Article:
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Read. Read. Read.

When you are reading something (fiction, non-fiction, periodicals, blogs, instant messages from your friends, bulletin boards in public places, the menu in the café or restaurant), you are getting exposed to new words all the time. Sometimes, the meanings are guessable based on context. Sometimes, the meanings are guessable, based on context and root words. Sometimes, the meanings are not guessable at all based on context. You have to look the term up in the dictionary.

Pursue academic and intellectual hobbies.

Maybe you like reading about languages and linguistics. Maybe you like reading about theology and philosophy. Maybe you like reading about astrophysics. Whatever your academic interests are, you pursue them by reading peer-reviewed scholarly literature. If you go to university, then you may be assigned to read a lot of peer-reviewed scholarly literature. If you wish to do a research thesis, then you have to do a lot of reading and a lot of writing, and you have to speak the technical language so that other people will take you seriously.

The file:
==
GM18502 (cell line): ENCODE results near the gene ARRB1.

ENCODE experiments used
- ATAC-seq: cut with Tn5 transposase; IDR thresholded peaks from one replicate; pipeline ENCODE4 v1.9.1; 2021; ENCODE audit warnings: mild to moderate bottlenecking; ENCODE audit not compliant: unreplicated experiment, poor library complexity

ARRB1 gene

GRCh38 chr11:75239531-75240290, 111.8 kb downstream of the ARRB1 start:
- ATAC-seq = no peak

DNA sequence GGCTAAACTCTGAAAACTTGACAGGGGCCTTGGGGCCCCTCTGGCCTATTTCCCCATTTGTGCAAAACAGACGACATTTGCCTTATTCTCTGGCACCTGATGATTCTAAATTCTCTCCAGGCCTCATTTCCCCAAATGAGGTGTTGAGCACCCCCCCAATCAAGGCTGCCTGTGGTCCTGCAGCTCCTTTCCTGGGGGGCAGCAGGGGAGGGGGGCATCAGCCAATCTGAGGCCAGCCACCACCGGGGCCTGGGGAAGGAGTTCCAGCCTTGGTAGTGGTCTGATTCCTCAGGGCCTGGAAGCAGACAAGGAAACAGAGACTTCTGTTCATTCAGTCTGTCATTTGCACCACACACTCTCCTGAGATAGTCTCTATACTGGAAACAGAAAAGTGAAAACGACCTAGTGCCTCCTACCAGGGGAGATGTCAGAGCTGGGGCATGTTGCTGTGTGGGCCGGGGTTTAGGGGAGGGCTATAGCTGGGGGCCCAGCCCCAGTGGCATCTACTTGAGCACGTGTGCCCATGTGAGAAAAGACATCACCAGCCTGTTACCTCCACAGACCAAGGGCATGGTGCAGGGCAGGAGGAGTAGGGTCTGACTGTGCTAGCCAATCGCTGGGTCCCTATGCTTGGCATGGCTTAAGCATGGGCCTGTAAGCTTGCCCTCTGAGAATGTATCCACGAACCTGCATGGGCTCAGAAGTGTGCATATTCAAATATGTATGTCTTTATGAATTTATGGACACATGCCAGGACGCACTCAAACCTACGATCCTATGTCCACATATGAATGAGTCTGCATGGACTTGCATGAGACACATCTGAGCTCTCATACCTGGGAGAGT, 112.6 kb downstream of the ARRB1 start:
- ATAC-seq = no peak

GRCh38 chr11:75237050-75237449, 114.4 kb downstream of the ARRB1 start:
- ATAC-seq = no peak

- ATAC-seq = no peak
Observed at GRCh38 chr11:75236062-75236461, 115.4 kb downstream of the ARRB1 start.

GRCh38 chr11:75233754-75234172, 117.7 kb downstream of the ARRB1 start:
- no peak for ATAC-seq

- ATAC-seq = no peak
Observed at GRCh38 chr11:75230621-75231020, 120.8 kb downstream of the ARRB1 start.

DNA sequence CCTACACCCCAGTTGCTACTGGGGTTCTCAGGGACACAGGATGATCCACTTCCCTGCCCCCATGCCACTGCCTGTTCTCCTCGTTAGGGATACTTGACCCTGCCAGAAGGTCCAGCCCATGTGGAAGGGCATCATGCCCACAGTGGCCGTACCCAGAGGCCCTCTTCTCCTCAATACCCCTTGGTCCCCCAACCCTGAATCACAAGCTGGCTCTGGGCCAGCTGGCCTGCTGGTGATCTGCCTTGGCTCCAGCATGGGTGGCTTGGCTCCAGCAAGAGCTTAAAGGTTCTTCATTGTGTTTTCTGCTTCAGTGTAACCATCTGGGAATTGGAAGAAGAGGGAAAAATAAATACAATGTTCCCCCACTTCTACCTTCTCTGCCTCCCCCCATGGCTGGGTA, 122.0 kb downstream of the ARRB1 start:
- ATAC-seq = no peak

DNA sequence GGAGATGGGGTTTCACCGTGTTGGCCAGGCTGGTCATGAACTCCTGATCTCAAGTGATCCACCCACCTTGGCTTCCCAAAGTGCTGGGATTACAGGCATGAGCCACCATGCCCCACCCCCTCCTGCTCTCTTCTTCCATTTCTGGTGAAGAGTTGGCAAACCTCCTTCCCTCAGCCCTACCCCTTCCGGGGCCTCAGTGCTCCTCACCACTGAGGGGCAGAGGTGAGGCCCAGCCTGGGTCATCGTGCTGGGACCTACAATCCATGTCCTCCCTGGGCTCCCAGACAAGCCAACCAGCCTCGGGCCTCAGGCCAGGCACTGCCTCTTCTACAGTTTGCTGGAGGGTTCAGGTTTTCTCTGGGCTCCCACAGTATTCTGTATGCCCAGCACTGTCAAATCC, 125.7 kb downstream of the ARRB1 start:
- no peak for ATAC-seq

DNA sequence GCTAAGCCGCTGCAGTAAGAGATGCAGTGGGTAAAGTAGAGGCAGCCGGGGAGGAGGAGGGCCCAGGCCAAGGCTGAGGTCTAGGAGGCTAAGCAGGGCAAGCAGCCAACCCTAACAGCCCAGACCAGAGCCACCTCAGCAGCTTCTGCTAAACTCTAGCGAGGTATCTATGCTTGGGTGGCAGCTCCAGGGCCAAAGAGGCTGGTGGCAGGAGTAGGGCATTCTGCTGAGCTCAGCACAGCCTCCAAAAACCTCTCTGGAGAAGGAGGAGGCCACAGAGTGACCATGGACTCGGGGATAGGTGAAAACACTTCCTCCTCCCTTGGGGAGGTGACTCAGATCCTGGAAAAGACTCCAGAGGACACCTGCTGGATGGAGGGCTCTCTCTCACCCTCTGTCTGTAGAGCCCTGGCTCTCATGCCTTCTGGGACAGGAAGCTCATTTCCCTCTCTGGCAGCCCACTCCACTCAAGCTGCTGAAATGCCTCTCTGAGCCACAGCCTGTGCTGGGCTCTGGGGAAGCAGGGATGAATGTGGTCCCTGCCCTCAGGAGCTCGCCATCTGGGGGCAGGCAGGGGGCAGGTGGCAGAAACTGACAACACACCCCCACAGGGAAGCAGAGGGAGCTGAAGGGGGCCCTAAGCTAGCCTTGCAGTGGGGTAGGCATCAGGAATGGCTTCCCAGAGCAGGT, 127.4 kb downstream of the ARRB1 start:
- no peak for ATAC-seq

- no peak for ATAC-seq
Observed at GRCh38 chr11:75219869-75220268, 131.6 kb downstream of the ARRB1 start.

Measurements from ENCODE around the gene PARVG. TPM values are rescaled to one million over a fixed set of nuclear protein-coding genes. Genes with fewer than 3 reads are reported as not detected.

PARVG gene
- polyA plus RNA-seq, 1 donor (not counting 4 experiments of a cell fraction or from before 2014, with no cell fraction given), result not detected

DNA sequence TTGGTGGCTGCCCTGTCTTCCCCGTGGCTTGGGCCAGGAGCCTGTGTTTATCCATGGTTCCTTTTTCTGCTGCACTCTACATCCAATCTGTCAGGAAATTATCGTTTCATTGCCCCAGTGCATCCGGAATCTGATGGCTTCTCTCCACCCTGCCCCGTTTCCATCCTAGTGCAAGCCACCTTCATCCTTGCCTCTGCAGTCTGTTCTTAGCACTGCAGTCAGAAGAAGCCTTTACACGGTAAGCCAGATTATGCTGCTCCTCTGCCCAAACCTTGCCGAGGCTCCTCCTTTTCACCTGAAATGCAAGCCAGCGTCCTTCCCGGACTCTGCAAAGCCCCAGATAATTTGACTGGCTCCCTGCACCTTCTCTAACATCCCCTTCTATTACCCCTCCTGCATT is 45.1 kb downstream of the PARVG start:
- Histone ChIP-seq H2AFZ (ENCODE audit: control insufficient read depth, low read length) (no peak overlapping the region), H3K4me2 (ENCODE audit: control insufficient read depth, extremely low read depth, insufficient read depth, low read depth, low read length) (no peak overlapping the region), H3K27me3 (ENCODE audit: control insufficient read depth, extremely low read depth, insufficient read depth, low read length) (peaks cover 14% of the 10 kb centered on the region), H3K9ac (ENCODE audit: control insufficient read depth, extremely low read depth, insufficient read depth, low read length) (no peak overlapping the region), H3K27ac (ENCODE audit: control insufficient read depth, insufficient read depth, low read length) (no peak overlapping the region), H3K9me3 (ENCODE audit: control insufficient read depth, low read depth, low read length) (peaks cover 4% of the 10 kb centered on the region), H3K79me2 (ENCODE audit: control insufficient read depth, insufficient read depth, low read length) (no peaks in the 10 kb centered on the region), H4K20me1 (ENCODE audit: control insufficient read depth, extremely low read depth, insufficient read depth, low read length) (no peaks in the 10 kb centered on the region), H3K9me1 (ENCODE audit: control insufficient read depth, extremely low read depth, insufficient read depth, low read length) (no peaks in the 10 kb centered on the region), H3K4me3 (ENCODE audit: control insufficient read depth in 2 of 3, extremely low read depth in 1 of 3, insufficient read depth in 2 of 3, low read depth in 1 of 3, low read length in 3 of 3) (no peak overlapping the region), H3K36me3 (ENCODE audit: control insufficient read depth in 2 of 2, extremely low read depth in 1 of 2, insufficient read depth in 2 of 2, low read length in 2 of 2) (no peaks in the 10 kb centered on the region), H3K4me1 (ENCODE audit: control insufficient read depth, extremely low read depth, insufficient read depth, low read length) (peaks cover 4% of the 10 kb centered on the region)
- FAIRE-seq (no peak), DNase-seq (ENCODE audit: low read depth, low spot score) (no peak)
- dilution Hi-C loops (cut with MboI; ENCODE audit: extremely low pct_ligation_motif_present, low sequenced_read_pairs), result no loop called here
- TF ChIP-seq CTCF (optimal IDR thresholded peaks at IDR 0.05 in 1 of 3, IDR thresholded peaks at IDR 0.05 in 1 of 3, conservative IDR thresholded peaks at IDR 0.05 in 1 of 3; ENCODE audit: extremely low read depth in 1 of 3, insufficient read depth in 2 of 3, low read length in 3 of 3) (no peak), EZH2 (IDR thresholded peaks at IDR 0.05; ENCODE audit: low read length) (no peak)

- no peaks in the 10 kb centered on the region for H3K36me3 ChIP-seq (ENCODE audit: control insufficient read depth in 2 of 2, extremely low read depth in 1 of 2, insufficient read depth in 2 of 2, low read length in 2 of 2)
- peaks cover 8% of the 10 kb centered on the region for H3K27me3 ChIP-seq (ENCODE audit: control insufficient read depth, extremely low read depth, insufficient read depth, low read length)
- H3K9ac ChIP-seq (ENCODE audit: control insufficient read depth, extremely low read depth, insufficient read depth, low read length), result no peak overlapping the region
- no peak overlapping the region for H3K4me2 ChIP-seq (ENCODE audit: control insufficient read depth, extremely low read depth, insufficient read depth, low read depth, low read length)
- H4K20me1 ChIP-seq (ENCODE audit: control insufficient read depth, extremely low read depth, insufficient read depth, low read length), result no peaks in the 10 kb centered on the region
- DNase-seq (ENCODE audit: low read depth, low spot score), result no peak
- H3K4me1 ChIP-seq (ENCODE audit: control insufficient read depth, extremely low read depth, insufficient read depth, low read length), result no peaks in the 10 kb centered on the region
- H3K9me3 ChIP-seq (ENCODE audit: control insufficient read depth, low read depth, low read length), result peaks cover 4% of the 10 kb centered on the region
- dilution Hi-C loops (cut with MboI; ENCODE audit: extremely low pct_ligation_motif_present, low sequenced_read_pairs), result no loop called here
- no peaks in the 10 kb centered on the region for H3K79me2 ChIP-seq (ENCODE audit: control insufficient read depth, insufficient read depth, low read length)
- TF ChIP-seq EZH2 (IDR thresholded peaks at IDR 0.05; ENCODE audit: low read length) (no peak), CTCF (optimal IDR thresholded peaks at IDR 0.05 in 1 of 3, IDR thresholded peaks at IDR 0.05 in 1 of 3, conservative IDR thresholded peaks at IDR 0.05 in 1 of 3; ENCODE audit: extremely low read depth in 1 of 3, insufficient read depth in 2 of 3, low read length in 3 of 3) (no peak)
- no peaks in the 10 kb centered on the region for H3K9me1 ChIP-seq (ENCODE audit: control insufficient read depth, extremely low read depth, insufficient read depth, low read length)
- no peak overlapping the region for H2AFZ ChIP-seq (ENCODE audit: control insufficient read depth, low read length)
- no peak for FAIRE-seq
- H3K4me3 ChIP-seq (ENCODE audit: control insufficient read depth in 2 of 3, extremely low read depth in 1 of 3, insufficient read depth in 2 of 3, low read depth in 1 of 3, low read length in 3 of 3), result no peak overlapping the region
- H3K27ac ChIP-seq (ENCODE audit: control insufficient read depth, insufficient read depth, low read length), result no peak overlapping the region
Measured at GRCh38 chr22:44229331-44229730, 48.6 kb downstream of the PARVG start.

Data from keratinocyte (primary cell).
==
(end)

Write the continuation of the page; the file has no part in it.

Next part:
If you go into chess club as a high school student, then you should expect chess-related terms. If you go into creative writing club as a high school student, then you should expect creative-writing-related terms. If you go into computer programming and software design, then you will be acquainted with lots of programming-related terms. And you learn them all contextually.

English can be a tricky language

One of the big trickiness of English is that there is really strong preference for making a whole different, seemingly unrelated word. Take your examples.

anther, corolla, pistils, sepal, calyx, stamen, filament, ovary, ovule, peduncle, etc

How are they related? Look up the etymologies!